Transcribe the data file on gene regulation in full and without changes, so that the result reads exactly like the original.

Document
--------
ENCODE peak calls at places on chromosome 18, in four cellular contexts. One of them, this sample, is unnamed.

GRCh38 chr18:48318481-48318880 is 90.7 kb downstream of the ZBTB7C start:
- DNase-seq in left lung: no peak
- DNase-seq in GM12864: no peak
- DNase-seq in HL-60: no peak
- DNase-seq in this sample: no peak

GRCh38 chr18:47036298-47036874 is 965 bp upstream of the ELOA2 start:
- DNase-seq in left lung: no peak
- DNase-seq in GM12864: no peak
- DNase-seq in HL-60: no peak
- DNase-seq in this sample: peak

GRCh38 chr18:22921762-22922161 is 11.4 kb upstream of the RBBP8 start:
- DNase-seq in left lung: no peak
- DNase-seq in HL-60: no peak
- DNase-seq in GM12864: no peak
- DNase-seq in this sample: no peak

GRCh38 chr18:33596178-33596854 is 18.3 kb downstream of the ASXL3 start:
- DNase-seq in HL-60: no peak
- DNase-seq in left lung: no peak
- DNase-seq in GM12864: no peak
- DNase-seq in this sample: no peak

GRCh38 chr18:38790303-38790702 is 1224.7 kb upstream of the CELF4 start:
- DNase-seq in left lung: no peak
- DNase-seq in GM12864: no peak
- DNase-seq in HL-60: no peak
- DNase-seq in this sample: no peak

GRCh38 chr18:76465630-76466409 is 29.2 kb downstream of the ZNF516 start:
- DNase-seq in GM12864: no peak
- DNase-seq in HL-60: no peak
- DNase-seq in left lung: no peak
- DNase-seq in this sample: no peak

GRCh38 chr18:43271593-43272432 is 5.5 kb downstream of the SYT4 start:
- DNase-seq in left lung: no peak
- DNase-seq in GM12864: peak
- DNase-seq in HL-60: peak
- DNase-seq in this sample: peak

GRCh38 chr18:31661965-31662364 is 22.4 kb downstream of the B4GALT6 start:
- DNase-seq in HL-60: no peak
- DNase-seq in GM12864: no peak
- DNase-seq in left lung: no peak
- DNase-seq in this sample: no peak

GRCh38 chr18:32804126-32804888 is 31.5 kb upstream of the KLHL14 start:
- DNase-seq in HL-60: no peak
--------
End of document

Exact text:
ENCODE peak calls at places on chromosome 18, in four cellular contexts. One of them, this sample, is unnamed.

GRCh38 chr18:48318481-48318880 is 90.7 kb downstream of the ZBTB7C start:
- DNase-seq in left lung: no peak
- DNase-seq in GM12864: no peak
- DNase-seq in HL-60: no peak
- DNase-seq in this sample: no peak

GRCh38 chr18:47036298-47036874 is 965 bp upstream of the ELOA2 start:
- DNase-seq in left lung: no peak
- DNase-seq in GM12864: no peak
- DNase-seq in HL-60: no peak
- DNase-seq in this sample: peak

GRCh38 chr18:22921762-22922161 is 11.4 kb upstream of the RBBP8 start:
- DNase-seq in left lung: no peak
- DNase-seq in HL-60: no peak
- DNase-seq in GM12864: no peak
- DNase-seq in this sample: no peak

GRCh38 chr18:33596178-33596854 is 18.3 kb downstream of the ASXL3 start:
- DNase-seq in HL-60: no peak
- DNase-seq in left lung: no peak
- DNase-seq in GM12864: no peak
- DNase-seq in this sample: no peak

GRCh38 chr18:38790303-38790702 is 1224.7 kb upstream of the CELF4 start:
- DNase-seq in left lung: no peak
- DNase-seq in GM12864: no peak
- DNase-seq in HL-60: no peak
- DNase-seq in this sample: no peak

GRCh38 chr18:76465630-76466409 is 29.2 kb downstream of the ZNF516 start:
- DNase-seq in GM12864: no peak
- DNase-seq in HL-60: no peak
- DNase-seq in left lung: no peak
- DNase-seq in this sample: no peak

GRCh38 chr18:43271593-43272432 is 5.5 kb downstream of the SYT4 start:
- DNase-seq in left lung: no peak
- DNase-seq in GM12864: peak
- DNase-seq in HL-60: peak
- DNase-seq in this sample: peak

GRCh38 chr18:31661965-31662364 is 22.4 kb downstream of the B4GALT6 start:
- DNase-seq in HL-60: no peak
- DNase-seq in GM12864: no peak
- DNase-seq in left lung: no peak
- DNase-seq in this sample: no peak

GRCh38 chr18:32804126-32804888 is 31.5 kb upstream of the KLHL14 start:
- DNase-seq in HL-60: no peak